This is a debrief from this week’s climbing lessons. I’m taking a course on belaying when lead climbing and a course in climbing technique. This week I took the fourth (and final) lesson in belaying (lead) and the third one in climbing technique.
Course: Belaying - Lead Climbing
Goal: Learn to fall and catch falls as a belayer safely and comfortably.
Observations: This lesson is well suited for all the adrenaline junkies out there. It was also full of very important information. Falls are an integral part of sports climbing. Those who’re afraid to fall avoid all but the simplest routes, and miss out on challenging themselves and progressing. Knowing how to fall comfortably and safely is essential for avoiding injuries while training hard.
The belayer needs to manage the length of the fall which is influenced by:
- the climbers position relative to the last clipped quickdraw
- amount of the slack in the system (on the belayers side on the ground and potentially in the climber’s hands)
- the ratio between the climber’s and belayer’s body weight
- the elasticity of the rope (adds approximately 10-30% of the unstretched rope length between the belaying device and the climber)
Softening the fall when the climber is high and we’re belaying dynamically:
- automatic when the climber is heavier than the belayer as the belayer will be pulled towards the wall.
- the belayer needs to actively run towards the wall to soften a fall of a lighter climber
Softening the fall is not an option when the climber is too close to the ground.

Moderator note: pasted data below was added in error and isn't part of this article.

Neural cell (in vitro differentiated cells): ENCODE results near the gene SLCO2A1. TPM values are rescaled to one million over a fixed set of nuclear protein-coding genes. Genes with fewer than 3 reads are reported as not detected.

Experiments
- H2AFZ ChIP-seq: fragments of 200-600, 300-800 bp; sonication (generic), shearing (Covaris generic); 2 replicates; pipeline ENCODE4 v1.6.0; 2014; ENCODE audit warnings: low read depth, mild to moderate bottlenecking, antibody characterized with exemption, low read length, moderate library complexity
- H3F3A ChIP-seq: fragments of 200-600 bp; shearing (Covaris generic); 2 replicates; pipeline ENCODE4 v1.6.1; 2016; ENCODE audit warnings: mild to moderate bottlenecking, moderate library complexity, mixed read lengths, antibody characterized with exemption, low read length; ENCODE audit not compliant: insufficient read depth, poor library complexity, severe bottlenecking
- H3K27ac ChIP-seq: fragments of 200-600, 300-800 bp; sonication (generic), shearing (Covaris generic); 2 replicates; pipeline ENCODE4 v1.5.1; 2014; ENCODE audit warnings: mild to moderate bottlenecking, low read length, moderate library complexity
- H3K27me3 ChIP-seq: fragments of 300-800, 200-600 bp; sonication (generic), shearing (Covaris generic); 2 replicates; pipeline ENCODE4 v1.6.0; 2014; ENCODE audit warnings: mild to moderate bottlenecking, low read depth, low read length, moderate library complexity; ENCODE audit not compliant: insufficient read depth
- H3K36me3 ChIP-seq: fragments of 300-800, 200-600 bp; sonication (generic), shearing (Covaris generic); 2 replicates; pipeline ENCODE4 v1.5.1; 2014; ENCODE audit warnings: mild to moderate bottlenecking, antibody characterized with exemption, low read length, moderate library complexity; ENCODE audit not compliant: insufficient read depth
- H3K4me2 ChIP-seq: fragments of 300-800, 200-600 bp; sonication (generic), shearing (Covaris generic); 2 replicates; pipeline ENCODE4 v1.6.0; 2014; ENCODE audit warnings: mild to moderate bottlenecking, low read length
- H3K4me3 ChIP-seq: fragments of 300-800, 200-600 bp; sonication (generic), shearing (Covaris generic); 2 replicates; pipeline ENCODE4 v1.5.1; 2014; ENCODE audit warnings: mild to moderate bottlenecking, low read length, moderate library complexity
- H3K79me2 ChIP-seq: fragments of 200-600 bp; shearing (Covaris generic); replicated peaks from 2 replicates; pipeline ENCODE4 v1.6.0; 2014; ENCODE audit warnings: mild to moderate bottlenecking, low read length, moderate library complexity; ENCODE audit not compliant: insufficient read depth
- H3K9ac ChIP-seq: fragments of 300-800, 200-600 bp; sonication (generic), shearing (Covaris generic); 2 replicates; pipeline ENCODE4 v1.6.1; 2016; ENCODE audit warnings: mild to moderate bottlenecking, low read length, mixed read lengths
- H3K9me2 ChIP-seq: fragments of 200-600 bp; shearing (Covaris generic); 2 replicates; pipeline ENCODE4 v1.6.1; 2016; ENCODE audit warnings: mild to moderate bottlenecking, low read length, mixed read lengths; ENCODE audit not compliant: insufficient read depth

When belaying dynamically it is sometimes beneficial to lengthen a potential fall to avoid edges or other dangerous features of the wall. The belayer prepares for a lengthened fall by standing an extra step back from the first quickdraw or by lengthening the slack.
None of the rules above are absolute. Belaying requires constant attention and intelligent decision-making as the climber ascends the route.
Course: Climbing Technique
Goal: Improve stamina: Avoid biceps contractions. Instead, utilize lower body muscles more. Explore what holds can be reached with straight arms when leaning left and right in a frog position. Explore reachable holds from a position where the lateral hip (side) touches the climbing wall.
Observations: Initially we were directed to climb a simple 4C but restrict ourselves to not use the biceps for gaining height. Even on a route with plenty of holds, I found this challenging. It required creativity and repositioning the whole body. In the second exercise (frog position and swinging left and right), I found myself being pretty stiff. The coach said I should take more inspiration from monkeys who feels very comfortable throwing their center of gravity around while having relaxed arms. Lastly, the third exercise (touching the sides of the hip to the wall) was more comfortable for me. This way of rotating the body felt very natural to me. I already incorporated the hip rotation in order to reach a hold diagonally into my climbing. This particular exercise only required exaggerating the motion to actually touch the wall with the hip. I had a few foot slips on this one though. Before rotation, the foothold is loaded vertically. After rotation, the load moves to the side of the foothold. The foot needs to be repositioned such that the rubber meets the foothold from the side (applied force and line from applied rubber to the foothold should be roughly parallel). Even though these routes were easy by themselves, I was really exhausted after this session due to exercising these specific ways of moving. In the long term, they should improve the climbing by spreading the load from arms to more muscle groups.